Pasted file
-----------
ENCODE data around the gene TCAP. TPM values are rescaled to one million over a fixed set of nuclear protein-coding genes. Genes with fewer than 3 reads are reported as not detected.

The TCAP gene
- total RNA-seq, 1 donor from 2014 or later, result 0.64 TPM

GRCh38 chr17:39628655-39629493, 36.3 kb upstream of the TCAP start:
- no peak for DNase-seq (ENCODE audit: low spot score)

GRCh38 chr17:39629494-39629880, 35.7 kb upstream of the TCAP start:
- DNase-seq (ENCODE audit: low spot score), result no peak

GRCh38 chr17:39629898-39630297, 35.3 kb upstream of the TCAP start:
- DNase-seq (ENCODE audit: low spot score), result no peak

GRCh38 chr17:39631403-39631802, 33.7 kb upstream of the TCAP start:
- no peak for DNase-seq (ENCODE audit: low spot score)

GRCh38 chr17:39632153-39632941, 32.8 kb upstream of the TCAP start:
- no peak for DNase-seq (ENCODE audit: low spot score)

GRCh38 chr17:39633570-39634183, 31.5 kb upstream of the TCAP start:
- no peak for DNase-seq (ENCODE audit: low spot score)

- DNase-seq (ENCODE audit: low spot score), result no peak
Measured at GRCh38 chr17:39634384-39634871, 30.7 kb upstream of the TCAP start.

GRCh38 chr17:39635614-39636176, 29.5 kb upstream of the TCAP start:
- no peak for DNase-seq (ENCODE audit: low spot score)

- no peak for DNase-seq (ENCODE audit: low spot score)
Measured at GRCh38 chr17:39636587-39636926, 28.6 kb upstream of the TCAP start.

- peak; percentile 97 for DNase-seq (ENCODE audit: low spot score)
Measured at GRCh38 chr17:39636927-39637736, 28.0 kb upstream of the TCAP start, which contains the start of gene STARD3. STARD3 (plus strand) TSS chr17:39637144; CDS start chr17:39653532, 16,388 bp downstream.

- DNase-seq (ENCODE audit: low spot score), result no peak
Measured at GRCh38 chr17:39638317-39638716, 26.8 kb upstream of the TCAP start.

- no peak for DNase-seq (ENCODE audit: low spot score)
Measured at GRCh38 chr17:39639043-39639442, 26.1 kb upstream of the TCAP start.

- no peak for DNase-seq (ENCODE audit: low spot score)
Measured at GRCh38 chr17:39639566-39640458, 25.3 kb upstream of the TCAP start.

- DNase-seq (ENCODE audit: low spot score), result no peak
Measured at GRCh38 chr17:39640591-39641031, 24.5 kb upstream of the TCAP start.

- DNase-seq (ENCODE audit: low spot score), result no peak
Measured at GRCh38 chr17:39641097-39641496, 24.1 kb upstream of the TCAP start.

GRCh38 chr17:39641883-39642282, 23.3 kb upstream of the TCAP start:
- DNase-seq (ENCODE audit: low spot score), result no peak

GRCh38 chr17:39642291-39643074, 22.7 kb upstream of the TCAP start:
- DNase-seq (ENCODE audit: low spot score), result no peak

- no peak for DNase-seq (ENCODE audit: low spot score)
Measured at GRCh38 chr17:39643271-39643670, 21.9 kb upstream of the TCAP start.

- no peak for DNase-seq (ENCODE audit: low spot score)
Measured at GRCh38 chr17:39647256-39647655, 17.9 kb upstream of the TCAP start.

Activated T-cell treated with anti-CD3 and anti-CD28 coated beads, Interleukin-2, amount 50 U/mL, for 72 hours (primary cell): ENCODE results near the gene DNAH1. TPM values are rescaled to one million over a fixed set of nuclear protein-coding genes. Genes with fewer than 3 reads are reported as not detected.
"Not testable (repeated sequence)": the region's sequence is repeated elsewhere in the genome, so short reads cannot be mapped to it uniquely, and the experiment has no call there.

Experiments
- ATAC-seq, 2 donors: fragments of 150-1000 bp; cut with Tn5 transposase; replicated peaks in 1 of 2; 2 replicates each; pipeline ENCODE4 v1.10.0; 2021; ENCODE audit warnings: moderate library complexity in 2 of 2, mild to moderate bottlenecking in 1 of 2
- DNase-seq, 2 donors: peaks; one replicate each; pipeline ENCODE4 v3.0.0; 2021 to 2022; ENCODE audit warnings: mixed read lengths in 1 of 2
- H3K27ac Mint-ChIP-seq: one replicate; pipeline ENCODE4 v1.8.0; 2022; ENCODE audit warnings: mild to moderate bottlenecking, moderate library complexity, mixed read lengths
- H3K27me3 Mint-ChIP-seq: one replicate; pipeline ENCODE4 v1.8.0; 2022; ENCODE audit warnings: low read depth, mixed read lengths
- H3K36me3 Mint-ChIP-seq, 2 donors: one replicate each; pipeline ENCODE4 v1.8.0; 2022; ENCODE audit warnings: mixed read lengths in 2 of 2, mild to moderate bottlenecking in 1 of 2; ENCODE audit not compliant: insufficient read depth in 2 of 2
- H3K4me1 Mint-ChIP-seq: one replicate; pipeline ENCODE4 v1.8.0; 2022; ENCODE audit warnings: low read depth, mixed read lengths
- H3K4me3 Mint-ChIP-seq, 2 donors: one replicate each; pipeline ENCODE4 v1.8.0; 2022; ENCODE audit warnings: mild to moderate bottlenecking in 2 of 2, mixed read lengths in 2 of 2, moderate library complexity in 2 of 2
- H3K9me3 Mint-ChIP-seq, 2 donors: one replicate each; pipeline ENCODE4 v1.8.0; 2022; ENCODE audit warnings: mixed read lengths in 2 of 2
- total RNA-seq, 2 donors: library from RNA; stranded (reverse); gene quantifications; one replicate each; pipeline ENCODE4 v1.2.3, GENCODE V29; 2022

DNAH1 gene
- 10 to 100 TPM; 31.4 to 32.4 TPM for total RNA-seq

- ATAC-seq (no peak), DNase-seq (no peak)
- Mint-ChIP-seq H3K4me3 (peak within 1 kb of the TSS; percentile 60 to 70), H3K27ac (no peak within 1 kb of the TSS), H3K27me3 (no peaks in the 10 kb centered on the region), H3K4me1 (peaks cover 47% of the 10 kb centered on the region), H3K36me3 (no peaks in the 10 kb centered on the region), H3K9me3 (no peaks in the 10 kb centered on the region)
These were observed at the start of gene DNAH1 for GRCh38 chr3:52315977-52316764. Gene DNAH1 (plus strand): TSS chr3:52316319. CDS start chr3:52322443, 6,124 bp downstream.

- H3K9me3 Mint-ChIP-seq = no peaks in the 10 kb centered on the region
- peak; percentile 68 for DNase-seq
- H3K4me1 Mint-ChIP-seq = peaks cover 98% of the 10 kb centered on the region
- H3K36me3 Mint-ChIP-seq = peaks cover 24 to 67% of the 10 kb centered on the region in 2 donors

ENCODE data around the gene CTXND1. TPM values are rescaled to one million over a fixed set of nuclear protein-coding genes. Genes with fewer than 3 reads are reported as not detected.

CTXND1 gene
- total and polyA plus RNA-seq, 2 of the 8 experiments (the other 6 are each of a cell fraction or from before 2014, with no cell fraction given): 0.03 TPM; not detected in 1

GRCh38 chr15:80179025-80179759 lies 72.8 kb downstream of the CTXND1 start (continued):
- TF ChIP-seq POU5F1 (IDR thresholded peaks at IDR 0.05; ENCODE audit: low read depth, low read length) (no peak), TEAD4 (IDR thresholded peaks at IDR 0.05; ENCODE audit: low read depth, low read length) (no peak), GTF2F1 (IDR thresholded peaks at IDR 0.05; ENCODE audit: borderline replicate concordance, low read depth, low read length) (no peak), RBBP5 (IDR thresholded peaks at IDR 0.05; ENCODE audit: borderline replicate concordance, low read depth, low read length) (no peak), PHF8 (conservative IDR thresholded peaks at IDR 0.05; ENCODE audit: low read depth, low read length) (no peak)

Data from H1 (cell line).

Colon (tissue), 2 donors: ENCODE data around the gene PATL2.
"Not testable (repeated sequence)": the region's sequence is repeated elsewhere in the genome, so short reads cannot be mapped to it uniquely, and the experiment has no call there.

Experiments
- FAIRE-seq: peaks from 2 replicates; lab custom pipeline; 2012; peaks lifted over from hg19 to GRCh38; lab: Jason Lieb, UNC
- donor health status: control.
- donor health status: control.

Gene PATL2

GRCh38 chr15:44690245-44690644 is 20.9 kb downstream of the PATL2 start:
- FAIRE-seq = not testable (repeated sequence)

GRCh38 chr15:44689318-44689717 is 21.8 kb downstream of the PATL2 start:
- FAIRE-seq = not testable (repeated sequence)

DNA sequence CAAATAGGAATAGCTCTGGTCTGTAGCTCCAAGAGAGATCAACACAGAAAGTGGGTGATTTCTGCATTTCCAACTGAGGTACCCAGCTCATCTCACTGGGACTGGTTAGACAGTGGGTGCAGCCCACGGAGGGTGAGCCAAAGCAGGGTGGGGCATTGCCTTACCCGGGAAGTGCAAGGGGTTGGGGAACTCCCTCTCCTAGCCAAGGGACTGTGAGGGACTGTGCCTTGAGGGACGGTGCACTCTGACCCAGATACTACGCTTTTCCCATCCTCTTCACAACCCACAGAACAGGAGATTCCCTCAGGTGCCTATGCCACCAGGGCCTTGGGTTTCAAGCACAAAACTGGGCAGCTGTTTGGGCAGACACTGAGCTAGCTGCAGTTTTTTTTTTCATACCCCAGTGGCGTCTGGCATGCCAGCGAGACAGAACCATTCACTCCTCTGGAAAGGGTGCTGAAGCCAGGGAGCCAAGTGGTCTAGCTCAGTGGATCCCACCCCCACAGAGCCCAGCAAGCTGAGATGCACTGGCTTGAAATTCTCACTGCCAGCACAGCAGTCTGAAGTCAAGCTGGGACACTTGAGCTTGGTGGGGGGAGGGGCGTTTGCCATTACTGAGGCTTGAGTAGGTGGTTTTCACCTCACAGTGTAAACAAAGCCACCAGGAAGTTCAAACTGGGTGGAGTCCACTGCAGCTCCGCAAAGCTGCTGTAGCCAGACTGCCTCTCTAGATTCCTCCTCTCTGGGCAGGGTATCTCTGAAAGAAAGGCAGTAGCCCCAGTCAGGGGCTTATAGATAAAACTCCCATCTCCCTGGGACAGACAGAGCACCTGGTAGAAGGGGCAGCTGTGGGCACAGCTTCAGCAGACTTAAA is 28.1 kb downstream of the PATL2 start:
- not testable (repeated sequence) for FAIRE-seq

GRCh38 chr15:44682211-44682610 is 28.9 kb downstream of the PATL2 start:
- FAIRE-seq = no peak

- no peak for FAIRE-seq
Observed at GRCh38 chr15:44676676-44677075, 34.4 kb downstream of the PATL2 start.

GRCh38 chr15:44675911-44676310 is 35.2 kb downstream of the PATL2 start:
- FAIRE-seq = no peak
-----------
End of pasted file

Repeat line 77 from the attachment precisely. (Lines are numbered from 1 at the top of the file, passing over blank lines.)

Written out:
- FAIRE-seq = not testable (repeated sequence)